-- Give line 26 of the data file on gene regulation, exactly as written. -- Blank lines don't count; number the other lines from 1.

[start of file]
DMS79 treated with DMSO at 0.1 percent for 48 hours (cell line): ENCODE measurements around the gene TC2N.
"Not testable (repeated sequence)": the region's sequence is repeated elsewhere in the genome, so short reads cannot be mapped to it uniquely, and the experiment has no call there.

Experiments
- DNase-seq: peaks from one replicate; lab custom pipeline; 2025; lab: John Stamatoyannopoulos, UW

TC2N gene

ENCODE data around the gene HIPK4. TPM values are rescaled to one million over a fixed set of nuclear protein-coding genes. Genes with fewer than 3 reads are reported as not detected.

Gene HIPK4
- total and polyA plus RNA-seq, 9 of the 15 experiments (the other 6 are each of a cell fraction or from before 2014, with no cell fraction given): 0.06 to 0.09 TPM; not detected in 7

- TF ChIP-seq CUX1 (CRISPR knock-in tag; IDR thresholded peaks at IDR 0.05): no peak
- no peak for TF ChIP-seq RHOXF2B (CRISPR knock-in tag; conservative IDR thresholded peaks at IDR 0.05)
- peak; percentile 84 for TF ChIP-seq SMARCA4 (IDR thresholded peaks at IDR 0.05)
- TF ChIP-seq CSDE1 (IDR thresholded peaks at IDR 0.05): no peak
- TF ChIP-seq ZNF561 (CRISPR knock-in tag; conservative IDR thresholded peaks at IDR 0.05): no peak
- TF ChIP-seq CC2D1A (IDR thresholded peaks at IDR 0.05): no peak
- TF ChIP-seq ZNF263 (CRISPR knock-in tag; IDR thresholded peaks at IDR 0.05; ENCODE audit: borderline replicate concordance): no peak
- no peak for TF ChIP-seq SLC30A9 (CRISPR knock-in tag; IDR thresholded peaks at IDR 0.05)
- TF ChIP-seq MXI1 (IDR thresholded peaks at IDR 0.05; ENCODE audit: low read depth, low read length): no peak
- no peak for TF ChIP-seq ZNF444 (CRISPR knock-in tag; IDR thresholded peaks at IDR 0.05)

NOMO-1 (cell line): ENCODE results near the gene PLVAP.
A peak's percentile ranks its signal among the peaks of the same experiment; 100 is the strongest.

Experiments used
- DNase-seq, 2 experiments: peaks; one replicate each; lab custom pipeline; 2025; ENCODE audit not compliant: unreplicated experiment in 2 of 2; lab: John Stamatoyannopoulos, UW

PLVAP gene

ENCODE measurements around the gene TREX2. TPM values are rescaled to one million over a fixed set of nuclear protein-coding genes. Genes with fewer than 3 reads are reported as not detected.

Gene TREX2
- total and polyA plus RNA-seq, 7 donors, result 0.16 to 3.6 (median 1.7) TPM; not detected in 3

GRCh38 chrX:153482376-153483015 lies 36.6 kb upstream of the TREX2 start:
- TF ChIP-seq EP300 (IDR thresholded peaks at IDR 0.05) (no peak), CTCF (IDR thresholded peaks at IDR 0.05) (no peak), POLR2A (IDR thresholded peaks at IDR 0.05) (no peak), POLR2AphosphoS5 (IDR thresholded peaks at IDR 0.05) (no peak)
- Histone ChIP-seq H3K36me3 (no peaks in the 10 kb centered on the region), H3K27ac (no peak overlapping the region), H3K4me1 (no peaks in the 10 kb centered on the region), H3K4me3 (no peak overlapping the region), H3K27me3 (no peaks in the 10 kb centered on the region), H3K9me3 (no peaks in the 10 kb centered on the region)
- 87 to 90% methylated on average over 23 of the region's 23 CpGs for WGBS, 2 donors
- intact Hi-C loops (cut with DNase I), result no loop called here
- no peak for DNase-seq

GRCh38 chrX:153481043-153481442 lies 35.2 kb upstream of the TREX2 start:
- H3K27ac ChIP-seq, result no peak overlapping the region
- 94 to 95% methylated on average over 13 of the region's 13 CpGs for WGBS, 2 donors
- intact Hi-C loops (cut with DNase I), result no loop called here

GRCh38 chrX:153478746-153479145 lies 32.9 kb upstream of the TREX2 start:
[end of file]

- total and polyA plus RNA-seq, 7 donors, result 0.16 to 3.6 (median 1.7) TPM; not detected in 3